It just occurred to me that our perception is necessarily a process of splitting the world into parts and then combining them into various wholes. Biologically, we are made up of cells, which have their own preceptors. Therefore, different cells perceive different aspects of the world and then communicate to assemble them according to behavioral scenarios. I can probably say that we are biological expressions of the world.
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PROMETHEUS: ...they knew nothing of making brick-knitted houses the sun warms, nor how to work in wood. What’s more, I gave them numbering, chief of all the stratagems. And the painstaking, putting together of letters...


Bricks, wood beams, numbers, letters - given the original meaning of "art", all of these elements enable artistic expressions: buildings, ships, business records, memoirs, etc. He also uses "knitted", which indicates an important element — thread — that allows us to make clothes, a yet another free monoid of material culture.
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Control was not easy - this gives an extra spin to Frontinus' idea of mathematization as imposing order on a territory. The imposition of order is a dialectic, dynamic process through which a model of administrative control is applied to the specific nature of a place. This dynamic implies a negotiation of various factors, and I think that the role played by mathematics and by mathematical imagery in this negotiation is fundamental.

...mathematics guaranteed the possibility and reliability of calculations, and made cataloguing and recording easier, so it was ‘directly’ useful.

-----

Finally, Frontinus chose one particular type of pipe, the quinaria, as the standard type and ruled that authorized standard pipes and nozzles had to be stamped with an official mark, and no unstamped pipes or nozzles could be used.

Imposing a standard is clearly at the same time a pragmatic administrative choice - uniformity facilitates repairs and control of misappropriations - and a political one - the fact itself that someone has the authority to set a standard unequivocally signals where the power lies.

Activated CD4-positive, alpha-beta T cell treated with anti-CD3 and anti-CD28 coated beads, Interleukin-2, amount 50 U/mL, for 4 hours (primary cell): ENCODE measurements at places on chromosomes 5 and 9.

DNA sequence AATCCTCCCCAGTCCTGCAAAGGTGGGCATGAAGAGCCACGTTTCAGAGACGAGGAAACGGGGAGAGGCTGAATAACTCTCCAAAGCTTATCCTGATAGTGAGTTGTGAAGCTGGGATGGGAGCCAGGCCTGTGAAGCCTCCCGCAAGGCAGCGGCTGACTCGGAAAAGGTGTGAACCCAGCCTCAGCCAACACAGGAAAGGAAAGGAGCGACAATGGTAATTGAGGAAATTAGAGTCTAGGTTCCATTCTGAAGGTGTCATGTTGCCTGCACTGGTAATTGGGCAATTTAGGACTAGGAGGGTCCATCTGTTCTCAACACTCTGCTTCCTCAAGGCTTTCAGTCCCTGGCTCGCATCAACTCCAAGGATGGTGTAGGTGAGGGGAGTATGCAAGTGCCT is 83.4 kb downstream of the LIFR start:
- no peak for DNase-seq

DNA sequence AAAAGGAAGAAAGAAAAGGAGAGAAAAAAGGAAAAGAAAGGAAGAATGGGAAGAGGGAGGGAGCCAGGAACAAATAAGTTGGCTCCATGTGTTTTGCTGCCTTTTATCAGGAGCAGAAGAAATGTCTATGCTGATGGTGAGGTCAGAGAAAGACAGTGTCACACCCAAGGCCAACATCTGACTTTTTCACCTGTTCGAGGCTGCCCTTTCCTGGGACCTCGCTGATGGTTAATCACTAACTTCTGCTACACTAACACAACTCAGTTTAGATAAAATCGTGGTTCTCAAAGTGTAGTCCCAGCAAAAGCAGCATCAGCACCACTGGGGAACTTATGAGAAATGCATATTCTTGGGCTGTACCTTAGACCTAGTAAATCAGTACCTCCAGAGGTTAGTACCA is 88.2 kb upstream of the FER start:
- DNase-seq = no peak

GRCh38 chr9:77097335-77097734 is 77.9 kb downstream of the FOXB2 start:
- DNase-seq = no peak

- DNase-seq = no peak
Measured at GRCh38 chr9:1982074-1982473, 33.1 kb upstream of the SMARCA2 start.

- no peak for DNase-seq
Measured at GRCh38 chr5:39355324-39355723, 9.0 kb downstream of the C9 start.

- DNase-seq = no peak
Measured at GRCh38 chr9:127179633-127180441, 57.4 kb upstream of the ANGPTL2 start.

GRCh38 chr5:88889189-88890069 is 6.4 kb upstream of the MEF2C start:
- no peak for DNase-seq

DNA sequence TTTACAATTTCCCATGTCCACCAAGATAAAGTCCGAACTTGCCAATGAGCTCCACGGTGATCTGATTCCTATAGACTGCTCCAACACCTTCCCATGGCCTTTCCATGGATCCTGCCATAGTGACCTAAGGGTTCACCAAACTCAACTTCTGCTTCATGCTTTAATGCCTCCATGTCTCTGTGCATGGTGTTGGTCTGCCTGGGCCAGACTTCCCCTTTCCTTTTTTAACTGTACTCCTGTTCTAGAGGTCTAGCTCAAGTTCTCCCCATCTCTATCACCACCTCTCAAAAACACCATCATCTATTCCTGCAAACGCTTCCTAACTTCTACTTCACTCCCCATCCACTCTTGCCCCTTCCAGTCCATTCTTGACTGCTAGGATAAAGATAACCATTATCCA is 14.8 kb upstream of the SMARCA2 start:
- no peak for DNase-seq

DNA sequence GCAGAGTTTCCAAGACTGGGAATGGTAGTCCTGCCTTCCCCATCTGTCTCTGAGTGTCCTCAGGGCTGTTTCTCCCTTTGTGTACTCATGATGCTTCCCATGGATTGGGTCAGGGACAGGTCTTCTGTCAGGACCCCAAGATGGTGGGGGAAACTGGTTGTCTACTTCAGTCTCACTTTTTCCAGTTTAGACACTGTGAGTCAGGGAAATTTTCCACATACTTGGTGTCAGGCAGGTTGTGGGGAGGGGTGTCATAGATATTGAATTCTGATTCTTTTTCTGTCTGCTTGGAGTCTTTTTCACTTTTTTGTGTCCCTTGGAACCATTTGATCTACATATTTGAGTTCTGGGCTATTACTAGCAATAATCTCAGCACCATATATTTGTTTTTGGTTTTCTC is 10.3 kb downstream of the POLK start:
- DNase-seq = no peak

-- Cuomo, Serafina (2000). Divide and rule: Frontinus and Roman land-surveying. Studies in History and Philosophy of Science Part A 31 (2)189-202.


Using "free-monoidable" structures enables a radical simplification of control procedures ("arrows"). The first example has to do with making land "monoidable" through mathematized surveying. The second example shows how standardization of elements enables administration of infrastructure and distribution of resources.
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47. But what are the simple constituent parts of which reality is composed? What are the simple constituent parts of a chair? The pieces of wood from which it is assembled? Or the molecules, or the atoms? “Simple” means: not composite. And here the point is: in what sense ‘composite’? It makes no sense at all to speak absolutely of the ‘simple parts of a chair’.

...
Asking “Is this object composite?” outside a particular game is like what a boy once did when he had to say whether the verbs in certain sentences were in the active or passive voice, and who racked his brains over the question whether the verb “to sleep”, for example, meant something active or passive.

-- Ludwig Wittgenstein. Philosophical Investigations. 4ed. p 26
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"Und eine Sprache vorstellen heißt, sich eine Lebensform vorstellen." - L.W.

This sounds absolutely great in German.